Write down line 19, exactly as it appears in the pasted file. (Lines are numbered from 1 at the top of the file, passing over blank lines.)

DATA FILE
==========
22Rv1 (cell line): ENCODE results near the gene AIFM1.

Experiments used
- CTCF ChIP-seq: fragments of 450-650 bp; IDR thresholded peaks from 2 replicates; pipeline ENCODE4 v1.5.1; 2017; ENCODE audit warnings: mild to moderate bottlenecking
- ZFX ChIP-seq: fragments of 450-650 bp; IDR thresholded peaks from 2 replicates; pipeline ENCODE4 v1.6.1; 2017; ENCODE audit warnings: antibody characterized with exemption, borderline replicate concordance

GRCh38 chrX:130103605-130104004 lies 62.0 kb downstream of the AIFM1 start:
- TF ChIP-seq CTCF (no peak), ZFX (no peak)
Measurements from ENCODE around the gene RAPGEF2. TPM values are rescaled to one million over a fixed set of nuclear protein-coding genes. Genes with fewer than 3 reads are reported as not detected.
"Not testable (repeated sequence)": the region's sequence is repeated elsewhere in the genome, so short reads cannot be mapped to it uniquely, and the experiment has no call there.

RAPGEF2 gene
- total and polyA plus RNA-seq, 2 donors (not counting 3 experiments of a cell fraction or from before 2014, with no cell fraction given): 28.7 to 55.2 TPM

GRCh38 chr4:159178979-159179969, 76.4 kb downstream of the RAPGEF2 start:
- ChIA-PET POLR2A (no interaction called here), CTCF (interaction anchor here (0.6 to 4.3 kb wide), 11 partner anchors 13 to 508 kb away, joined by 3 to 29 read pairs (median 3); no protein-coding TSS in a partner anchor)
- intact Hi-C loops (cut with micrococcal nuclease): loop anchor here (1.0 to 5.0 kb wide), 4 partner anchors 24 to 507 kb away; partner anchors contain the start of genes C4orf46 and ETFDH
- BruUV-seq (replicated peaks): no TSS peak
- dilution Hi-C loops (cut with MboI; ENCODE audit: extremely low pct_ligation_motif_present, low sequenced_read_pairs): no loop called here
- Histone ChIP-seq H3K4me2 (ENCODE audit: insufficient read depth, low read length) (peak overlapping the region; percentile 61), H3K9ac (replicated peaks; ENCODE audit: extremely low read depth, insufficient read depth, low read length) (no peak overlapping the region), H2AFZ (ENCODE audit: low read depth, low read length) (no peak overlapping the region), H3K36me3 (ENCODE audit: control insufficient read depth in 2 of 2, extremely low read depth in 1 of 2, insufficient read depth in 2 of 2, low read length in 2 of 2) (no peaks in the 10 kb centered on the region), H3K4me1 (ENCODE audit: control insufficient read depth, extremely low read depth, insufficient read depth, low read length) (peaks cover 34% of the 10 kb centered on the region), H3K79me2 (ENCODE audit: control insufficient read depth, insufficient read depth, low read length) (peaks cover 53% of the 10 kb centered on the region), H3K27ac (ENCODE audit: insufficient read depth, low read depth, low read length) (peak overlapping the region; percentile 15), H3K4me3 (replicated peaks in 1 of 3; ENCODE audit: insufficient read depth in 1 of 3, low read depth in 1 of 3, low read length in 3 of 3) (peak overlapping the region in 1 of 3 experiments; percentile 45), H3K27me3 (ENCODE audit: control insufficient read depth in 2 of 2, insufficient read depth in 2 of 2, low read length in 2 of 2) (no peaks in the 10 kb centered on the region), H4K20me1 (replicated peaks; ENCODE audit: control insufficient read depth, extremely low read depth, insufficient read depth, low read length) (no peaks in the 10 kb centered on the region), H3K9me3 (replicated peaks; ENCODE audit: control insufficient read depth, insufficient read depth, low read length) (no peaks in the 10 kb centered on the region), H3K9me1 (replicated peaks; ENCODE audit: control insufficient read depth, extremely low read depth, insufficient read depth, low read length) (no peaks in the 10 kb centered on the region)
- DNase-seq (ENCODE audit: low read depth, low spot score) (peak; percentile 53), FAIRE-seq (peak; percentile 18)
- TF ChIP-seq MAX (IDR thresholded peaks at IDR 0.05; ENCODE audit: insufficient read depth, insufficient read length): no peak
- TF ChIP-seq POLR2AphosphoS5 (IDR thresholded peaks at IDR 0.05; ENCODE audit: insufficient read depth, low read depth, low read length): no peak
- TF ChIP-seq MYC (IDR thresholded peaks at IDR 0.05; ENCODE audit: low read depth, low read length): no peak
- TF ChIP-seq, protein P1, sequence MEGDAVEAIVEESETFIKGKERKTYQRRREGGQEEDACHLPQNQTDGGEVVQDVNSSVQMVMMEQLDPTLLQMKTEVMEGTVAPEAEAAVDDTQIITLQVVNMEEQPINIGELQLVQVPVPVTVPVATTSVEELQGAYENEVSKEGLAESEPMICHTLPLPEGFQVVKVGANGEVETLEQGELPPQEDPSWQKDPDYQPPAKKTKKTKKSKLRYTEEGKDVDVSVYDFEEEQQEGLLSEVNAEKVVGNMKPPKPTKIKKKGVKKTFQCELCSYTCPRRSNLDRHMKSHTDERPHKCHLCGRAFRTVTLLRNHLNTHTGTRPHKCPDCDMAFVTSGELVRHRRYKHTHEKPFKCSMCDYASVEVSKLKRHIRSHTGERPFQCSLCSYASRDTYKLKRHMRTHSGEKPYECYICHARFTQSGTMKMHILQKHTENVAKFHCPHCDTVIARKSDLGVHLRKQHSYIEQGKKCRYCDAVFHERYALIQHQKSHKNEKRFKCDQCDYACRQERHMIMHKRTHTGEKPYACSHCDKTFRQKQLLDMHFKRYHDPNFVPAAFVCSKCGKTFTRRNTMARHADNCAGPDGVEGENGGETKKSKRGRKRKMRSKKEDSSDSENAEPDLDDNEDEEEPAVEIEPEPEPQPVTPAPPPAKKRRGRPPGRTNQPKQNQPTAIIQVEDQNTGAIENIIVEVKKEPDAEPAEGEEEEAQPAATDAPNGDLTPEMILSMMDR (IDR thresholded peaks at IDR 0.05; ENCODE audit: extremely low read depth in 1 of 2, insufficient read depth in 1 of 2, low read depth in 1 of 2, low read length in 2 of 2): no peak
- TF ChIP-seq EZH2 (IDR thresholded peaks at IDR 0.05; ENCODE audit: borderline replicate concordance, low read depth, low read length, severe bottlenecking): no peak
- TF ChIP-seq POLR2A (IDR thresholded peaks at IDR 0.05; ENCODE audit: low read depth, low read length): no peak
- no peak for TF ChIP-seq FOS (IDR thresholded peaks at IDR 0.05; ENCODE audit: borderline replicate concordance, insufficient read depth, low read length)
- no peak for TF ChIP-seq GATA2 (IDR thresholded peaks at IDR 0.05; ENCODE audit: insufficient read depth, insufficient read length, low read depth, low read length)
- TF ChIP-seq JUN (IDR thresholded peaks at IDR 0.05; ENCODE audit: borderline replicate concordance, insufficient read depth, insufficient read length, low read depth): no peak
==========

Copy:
- TF ChIP-seq POLR2AphosphoS5 (IDR thresholded peaks at IDR 0.05; ENCODE audit: insufficient read depth, low read depth, low read length): no peak